Rob Michael Hugel's Brooklyn is not the seat of Cool Kid power the New York Times would have you believe it to be. As the setting for I Hate Being Single, the popular web series Hugel created and starred in, Williamsburg is a place populated by pom-pom ski caps, fixed-gear bicycles, and people in no hurry to show up anywhere. The show's dialect of unease suggests the stilted conversations and protracted adolescence of Noah Baumbach's navel-gazing young adults in Kicking and Screaming, and yes, Woody Allen's navel-gazing (though less-young) adults of Manhattan.
"The protagonist is very me. It's a younger and more naive me."
Hugel's comedy series, which debuted last fall, is both a paean to Williamsburg, gray-tinged and a drop morose, and an attempt at reshaping stock tropes, or, as Hugel says, "something that presents the much more dark, mopey side of the neighborhood." Still, his happy thoughts on his neighborhood endure, says Hugel, a regular performer at the Upright Citizen's Brigade, the improvisational comedy theater in New York. "I really love Williamsburg. I'm totally aware that there are a number of people who have a terrible idea of what it's like here through what they've seen on television or in movies."
"We filmed a lot of the exteriors off my [subway] stop, where it's less crowded and there's still a sense of neighborhood," Hugel says. "I wanted it to be Williamsburg in a more muted way than we usually see in videos. It also happens to be the way I typically experience it in my life." And, apparently, the way others experience theirs. Last fall, the series won the 2011 New York Television Festival's Bing Audience Award on the merit of two episodes. A Kickstarter campaign to finance the remainder of the run reached its $5,000 goal in three weeks.Despite its longing title, I Hate Being Single is unsentimental in its treatment of a piece of New York with an oversized image. Which here means that the characters rarely exert themselves. Hugel, a lank and shaggy videographer, casts himself as the protagonista lank and dispossessed videographer named Rob Michael Hugel. He sits outside a cafe, sits inside a cafe taking in brunch, loafs about his apartment, and visits his local bank just for the company. He might contemplate the hipster and its forms, or muddle through a series of first dates of various defeat, but mostly Hugel just allows himself to laze about. It's what happens when you try to fit into what Hugel calls an "overwhelming Brooklyn lifestyle," and short-circuit, spectacularly.
The show also manages to hit upon many of the preoccupations of that supposed lifestyle, the hip Brooklyn that tends to send other zip codes into fits. As Hugel says, "The characters in the show argue about who is a hipster and who isn't because it's something I still encounter often in real life. People have a confusing and weirdly specific idea of what defines a hipster. It totally depends on who you're talking to, but it usually isn't a compliment."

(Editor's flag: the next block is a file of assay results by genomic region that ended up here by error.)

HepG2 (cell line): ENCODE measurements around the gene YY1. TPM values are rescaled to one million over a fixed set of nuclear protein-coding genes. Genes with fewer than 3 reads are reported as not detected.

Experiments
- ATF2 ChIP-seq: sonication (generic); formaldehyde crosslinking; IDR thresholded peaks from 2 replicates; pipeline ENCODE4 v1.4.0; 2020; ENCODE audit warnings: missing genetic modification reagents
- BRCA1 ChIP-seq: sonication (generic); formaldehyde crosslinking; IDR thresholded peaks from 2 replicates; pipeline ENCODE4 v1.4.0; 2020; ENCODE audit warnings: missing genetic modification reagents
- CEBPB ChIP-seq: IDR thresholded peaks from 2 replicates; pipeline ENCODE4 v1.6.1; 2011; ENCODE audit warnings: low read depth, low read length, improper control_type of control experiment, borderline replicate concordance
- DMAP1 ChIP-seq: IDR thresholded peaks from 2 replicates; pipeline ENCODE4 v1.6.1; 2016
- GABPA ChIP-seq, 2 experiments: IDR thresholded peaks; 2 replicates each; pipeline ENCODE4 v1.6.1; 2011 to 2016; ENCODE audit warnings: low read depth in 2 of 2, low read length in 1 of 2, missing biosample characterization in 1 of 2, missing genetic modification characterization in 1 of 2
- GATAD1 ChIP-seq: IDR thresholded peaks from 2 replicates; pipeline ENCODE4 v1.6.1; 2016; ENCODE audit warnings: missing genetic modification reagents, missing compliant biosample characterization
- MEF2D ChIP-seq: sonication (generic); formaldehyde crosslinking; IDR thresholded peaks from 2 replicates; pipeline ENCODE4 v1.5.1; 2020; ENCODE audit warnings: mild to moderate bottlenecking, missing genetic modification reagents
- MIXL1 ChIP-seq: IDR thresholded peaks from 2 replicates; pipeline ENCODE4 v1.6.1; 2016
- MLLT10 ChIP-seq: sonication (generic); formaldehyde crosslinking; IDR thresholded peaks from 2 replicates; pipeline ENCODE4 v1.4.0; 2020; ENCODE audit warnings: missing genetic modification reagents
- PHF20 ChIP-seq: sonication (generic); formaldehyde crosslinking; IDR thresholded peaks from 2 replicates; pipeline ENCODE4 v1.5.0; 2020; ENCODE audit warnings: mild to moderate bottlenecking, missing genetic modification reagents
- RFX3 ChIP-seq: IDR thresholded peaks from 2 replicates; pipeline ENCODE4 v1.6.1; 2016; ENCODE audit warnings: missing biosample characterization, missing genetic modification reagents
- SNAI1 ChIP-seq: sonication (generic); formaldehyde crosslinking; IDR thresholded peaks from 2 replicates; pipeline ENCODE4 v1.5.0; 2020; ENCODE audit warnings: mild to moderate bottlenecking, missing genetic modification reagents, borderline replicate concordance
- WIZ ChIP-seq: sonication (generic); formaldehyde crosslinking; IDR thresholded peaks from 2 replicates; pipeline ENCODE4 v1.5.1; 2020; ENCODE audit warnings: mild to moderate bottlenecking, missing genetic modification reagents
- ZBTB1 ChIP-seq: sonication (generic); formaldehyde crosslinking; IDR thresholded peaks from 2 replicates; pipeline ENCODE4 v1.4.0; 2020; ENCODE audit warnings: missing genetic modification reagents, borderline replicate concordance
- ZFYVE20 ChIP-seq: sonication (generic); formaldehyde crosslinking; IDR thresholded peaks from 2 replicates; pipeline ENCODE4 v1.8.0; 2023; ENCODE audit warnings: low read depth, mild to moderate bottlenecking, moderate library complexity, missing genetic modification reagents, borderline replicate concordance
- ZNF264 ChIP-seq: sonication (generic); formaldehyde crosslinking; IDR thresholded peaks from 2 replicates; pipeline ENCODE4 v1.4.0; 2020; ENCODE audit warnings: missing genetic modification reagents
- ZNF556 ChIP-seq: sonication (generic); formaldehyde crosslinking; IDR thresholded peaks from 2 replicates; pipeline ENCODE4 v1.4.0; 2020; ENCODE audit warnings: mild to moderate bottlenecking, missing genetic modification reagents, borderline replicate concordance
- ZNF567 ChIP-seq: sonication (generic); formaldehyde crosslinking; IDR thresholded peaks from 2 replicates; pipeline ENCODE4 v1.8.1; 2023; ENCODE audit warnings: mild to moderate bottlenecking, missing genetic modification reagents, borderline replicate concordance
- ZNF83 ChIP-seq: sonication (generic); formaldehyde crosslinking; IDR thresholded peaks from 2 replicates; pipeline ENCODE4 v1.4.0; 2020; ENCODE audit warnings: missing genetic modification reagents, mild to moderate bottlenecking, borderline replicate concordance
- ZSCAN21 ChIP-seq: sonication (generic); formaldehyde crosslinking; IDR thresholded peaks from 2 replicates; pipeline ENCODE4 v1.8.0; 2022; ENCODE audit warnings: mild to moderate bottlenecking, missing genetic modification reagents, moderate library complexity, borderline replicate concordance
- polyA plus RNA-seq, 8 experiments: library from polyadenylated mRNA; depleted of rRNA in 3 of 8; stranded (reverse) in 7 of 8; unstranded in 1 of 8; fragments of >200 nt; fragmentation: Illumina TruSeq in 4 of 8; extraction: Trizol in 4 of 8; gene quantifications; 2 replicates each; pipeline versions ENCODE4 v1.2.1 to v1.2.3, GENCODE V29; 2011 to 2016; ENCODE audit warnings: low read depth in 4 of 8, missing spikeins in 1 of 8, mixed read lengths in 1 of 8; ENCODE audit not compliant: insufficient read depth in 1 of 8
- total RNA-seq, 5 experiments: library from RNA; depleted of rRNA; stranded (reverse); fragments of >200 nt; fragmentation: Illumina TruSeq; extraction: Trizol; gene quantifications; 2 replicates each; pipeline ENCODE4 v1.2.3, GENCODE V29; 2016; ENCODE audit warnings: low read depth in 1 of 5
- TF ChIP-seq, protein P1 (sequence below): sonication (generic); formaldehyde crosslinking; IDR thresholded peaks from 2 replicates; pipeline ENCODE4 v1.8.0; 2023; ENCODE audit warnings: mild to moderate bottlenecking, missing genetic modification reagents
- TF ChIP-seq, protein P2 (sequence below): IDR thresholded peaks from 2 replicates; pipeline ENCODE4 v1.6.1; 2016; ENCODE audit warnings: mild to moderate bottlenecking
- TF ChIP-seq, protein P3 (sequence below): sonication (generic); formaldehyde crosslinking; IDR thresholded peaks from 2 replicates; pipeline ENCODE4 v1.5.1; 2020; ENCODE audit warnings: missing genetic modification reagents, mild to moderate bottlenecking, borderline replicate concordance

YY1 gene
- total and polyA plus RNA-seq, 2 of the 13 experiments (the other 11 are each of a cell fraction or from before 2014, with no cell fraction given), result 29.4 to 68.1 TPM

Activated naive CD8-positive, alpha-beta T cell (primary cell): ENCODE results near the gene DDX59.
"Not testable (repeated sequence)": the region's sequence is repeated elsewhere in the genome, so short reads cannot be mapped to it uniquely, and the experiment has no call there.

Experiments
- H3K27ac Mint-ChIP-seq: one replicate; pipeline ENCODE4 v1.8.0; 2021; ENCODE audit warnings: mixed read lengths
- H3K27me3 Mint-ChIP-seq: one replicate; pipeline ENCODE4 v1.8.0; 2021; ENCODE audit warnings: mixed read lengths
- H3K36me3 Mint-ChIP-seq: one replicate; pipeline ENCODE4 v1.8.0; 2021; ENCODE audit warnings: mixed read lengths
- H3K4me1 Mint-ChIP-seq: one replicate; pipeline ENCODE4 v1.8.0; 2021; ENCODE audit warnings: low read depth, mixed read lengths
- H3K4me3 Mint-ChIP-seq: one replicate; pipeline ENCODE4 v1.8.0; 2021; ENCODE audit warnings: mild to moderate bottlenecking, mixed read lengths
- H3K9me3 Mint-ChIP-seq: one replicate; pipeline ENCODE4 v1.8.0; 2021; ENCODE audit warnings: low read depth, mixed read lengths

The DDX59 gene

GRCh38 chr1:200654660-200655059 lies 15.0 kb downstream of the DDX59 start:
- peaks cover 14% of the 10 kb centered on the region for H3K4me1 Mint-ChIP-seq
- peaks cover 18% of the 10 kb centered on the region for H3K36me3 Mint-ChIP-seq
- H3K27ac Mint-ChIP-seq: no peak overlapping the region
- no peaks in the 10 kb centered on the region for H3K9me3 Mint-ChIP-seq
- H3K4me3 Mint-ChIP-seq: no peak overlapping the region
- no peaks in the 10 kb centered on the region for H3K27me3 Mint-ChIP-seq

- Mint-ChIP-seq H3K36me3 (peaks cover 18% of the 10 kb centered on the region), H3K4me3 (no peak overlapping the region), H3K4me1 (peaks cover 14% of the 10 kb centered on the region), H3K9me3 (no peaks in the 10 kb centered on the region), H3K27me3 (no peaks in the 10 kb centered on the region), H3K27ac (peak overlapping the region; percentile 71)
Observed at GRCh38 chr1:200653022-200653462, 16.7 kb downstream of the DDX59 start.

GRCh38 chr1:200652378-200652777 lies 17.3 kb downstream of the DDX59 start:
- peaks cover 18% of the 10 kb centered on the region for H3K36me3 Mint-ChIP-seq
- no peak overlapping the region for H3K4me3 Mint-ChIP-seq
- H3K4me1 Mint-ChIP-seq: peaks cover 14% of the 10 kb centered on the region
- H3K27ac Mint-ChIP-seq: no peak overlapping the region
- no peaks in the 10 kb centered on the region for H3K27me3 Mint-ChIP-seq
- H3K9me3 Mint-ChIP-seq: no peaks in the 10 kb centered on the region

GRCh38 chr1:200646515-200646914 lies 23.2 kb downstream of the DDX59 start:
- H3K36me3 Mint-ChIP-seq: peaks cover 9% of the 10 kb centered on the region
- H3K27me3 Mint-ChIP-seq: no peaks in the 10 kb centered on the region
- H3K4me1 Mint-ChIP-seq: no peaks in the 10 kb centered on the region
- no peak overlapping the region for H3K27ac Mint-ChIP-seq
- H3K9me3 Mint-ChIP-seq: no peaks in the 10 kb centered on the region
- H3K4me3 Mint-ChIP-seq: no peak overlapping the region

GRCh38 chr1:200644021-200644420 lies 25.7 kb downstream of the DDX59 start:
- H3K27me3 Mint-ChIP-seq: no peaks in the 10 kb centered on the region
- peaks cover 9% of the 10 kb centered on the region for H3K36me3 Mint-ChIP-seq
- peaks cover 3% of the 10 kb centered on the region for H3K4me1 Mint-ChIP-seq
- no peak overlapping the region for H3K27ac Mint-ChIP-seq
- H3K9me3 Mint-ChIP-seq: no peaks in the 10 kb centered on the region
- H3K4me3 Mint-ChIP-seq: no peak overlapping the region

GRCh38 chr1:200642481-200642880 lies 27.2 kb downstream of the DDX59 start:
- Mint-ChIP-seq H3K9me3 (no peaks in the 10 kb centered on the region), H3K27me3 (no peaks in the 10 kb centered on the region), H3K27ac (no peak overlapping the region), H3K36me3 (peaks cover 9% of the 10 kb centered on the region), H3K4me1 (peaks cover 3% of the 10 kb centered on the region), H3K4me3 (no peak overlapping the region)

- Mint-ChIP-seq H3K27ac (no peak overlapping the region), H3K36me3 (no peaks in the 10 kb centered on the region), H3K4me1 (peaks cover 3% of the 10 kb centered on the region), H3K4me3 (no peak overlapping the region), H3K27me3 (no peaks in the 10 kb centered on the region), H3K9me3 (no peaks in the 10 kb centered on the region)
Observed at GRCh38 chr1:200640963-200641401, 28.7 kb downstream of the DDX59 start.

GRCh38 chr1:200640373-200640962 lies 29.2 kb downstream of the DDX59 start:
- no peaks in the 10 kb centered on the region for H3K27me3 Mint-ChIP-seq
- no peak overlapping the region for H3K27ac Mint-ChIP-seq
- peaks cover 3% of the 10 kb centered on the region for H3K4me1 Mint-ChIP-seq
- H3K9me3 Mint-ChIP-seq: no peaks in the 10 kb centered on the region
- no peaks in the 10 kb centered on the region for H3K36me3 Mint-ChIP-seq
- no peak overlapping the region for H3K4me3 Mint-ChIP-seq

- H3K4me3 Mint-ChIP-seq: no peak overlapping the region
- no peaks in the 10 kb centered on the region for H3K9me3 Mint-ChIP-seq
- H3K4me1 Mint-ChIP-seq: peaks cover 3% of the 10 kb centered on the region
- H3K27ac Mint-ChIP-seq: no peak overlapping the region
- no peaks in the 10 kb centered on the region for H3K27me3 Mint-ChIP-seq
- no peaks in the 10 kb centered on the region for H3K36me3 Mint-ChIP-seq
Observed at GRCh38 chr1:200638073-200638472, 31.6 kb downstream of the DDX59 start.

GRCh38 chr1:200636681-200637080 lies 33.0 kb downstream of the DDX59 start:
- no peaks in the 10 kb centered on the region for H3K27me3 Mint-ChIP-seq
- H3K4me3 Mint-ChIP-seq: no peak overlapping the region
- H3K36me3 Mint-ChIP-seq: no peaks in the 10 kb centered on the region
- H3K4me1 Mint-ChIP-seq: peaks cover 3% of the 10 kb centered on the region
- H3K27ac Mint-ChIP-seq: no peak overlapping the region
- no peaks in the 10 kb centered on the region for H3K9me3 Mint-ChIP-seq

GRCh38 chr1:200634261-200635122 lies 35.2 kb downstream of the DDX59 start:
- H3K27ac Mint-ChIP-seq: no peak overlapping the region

So there is flannel and running jokes about vegansincluding an impressive binge sequence involving boutique meat foodstuffsbut also the pervasive haunt of loneliness. The strokes are broad, but also true. "The place where I wrote from is very specifically a time when I'd lived in Brooklyn only a few months, and was not yet adjusted," says Hugel. "I was broken-up-with, and missed the friends I had in college, where being single meant you just hung out with your buddies and watched movies. I hadn't yet found something comfortable. It was a lonely time, so I wrote it to have that lonely mood."
"The protagonist is very me," Hugel adds. "It's a younger and more naive me. Most things the character does are because it's something I'd thought of but not acted on. Most of his attitude comes from my experience or inexperience with dating in my early 20s. The character is kind of a big kid, which a lot of people relate to." Those liminal spaces are often revisited (and illustrated with cringe-inducing clarity in one scene, which finds Hugel in kid-sized cartoon underwear) as the show engages our now-normal post-college environment of underemployment and compromised expectations.
With all that heady material, I Hate Being Single still manages to come off as less self-serious than Lena Dunham's Girlsthe genre's current pace carin its examination of being young and unmoored for the first time. Closer is perhaps the 2006 Astoria, Queens-based web series We Need Girlfriends. As in I Hate Being Single, that showwhich also contains its synopsis quite serviceably within its titledeploys an observational humor that is rooted as much in the sitcom paradigm as it is in the story of dejection and yearning.
The short run of Hugel's series isn't compelled to provide its Rob with any tidy emotional coda. The best he can hope for, as can any of us, is the realization that partners and friends, like multi-use studio-gallery spaces or locally-sourced root vegetables, are liable to come in and out of our lives at will, and that's OK.
Back on the ground in Williamsburg, Hugel is no longer single. As it goes, life doesn't need to mirror art indefinitely.